Olympic sprint champion Darren Campbell says he can help Jonah Lomu rediscover the pace and power that made him one of rugby's most feared wingers.
Lomu is training with Campbell and his coach Linford Christie in Cardiff in the hope of fast-tracking his return to fitness after almost three years out.
Campbell told BBC Sport: "If he wants to be quicker, I'll get him quicker. He'll feel the difference in two weeks.
"It's great to work with one of the world's greatest sporting icons."
Lomu, 30, is two games into his comeback with Cardiff Blues after having a kidney transplant in July 2004.
His ultimate aim is to return to the New Zealand squad in time for the 2007 World Cup in France.
Predicting the likelihood of such a remarkable return is far too premature, but Campbell certainly believes Lomu has the strength of character to get there.
"He's still got that aura, he's still got that fear about him," said Campbell, who won gold for Britain in the 4x100m relay at the 2004 Olympic Games and silver in the 200m four years earlier.
"He's not the type of person to beat himself up because he's not 100% fit yet. He's extremely realistic.
"To me, he's already fought the biggest battle and that's to even get back playing.
"Now that he's here, if we're all patient, we will see the best of him. I hope he realises his dream and gets to play in the World Cup.
"My gut feeling is he will. He says he can, so who am I to question what he can achieve? He's come back before.
"But let's not forget, this [lay-off] was extremely serious. The fact that he is even running again is totally amazing.
"So if he feels he's going to come back and make that World Cup team, who am I to argue?"
Lomu exploded onto the scene at the 1995 World Cup
Lomu's natural pace and towering physical frame made him almost impossible to stop before a debilitating kidney condition called nephrotic syndrome threatend to end his career.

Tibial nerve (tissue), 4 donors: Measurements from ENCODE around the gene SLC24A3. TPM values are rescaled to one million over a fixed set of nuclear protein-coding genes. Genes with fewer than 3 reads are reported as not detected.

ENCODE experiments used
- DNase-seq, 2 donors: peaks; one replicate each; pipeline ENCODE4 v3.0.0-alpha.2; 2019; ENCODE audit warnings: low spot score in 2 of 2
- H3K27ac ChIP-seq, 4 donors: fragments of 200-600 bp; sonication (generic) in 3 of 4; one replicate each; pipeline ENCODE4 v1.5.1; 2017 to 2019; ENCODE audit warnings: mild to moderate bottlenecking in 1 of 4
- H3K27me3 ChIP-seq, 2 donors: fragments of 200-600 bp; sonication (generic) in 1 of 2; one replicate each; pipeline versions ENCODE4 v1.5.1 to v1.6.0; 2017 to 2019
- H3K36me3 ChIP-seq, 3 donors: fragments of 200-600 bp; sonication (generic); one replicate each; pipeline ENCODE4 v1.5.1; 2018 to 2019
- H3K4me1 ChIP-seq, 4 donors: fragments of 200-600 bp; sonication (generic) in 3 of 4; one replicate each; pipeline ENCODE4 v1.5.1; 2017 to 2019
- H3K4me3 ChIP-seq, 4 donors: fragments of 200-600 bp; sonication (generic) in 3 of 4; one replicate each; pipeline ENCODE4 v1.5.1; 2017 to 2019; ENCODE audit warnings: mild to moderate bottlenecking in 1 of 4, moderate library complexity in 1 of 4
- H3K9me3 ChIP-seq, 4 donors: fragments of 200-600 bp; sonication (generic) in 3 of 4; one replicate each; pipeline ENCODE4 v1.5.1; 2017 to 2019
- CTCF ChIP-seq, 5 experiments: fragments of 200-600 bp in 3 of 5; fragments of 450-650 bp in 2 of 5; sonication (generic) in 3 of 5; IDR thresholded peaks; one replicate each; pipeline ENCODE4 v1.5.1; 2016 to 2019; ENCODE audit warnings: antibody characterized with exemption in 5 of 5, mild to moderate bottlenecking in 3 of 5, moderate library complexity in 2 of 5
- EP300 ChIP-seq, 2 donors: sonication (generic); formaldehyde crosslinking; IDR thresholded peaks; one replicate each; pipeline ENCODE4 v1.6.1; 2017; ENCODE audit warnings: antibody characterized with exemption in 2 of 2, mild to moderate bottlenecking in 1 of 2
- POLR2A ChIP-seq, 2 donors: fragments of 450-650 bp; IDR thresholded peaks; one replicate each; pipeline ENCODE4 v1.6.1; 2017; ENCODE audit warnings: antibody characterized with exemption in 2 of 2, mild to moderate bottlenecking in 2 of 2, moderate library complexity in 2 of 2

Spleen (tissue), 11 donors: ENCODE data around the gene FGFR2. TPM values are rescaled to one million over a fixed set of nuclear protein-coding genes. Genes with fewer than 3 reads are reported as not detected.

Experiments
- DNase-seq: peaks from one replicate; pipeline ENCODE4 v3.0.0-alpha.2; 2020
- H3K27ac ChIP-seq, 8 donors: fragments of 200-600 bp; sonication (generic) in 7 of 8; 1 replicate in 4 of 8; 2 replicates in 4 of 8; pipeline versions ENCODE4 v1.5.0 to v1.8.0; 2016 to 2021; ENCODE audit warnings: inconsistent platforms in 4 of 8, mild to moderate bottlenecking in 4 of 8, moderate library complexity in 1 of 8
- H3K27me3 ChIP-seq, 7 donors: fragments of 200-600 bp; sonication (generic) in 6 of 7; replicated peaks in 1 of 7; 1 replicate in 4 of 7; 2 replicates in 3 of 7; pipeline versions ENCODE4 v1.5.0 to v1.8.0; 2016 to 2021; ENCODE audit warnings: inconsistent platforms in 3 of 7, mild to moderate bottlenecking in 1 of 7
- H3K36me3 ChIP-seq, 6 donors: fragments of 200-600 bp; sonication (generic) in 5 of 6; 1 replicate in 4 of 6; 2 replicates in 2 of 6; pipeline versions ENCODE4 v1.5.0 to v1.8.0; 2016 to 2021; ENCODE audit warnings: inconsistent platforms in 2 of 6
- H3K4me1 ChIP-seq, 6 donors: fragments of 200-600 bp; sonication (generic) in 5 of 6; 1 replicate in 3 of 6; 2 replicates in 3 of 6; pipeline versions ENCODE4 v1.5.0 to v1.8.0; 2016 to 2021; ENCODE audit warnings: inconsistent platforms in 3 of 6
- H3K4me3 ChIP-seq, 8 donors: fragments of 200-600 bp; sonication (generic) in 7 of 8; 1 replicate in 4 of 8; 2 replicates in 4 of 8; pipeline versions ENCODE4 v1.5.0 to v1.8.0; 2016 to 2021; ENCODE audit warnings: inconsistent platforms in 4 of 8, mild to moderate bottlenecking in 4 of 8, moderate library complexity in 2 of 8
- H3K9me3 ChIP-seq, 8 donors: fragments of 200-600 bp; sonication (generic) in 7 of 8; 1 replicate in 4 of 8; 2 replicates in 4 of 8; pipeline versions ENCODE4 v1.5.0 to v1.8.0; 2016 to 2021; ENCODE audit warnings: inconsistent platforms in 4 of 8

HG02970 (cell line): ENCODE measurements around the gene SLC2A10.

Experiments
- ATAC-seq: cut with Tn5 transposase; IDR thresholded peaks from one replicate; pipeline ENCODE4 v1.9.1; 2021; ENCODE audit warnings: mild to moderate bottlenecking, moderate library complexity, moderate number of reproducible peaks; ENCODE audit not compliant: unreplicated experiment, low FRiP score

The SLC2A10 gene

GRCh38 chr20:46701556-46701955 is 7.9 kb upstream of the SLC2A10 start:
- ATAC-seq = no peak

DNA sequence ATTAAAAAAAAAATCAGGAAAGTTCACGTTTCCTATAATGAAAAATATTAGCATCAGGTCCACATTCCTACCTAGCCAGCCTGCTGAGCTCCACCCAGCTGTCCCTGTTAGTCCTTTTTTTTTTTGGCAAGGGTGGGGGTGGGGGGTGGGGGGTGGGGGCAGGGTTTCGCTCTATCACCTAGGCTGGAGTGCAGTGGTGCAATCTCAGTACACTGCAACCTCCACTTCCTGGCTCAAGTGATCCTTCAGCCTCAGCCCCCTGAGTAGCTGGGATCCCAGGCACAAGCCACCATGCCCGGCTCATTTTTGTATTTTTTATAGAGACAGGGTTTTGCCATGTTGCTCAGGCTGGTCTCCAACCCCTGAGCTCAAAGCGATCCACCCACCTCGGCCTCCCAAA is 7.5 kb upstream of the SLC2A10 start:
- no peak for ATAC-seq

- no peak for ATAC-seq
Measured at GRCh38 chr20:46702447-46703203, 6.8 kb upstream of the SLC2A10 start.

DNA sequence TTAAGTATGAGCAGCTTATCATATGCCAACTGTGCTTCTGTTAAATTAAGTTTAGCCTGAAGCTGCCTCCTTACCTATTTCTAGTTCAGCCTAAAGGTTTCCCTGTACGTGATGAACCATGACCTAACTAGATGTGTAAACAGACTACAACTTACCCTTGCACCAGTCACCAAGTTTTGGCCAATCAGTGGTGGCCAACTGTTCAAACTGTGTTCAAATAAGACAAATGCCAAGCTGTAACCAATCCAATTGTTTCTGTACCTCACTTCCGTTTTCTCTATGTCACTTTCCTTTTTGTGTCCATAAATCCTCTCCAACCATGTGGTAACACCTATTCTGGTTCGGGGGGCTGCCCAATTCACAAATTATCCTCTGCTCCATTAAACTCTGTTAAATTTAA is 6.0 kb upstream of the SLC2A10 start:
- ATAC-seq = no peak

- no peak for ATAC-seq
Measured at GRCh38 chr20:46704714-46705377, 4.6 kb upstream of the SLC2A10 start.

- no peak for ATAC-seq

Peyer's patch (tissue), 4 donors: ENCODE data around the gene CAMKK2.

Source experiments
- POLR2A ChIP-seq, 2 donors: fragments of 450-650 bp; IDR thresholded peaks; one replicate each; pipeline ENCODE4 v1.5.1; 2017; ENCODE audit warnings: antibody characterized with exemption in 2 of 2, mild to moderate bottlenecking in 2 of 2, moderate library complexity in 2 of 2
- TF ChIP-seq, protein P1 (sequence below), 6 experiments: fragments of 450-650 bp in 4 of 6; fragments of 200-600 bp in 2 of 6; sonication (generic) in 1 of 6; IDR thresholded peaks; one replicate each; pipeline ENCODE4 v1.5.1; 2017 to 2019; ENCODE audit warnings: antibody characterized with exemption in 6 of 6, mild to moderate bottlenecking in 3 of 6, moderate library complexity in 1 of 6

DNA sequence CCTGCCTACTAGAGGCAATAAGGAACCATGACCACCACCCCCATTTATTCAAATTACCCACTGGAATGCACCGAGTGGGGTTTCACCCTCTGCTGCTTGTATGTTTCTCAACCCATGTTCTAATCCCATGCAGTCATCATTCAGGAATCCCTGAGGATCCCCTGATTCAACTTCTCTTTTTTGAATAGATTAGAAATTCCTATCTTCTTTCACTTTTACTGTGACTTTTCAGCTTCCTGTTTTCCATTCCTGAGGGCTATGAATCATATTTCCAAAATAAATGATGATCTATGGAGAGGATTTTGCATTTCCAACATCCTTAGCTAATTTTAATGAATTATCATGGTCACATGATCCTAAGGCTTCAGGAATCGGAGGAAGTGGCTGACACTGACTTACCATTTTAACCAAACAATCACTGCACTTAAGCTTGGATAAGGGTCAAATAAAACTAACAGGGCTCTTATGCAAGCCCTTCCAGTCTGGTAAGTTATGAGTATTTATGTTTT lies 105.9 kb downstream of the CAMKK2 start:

At his peak, the 6ft 5in winger could run 100m in 11 seconds - just a second or so slower than the world's top sprinters.
Ten years on and a few pounds heavier, rugby fans worldwide are eagerly waiting to see if Lomu can get back to anywhere near his best.
Blues conditioning coach Trystan Bevan will take care of Lomu's general fitness work, leaving Campbell and 1992 Olympic 100m champion Christie to get him firing from the blocks.
It is all about getting Lomu's body to "remember" how to run fast, says Campbell. And he is confident he can get the results.
"He won't beat me over 100m," he joked. "But then saying that, I couldn't run past him with a rugby ball.
"I worked with the Wales rugby squad before the last World Cup. I know they thoroughly enjoyed the sessions I gave them, and felt they benefited from them.
"I know pretty much what I'm going to do with regard to Jonah. It's not going to be too difficult for him.
"After being out for a long time like he has, it's just about re-educating the muscles to remember how to do things at a faster pace.
"I'm confident I can do it. He'll be back and he'll be back in a big way."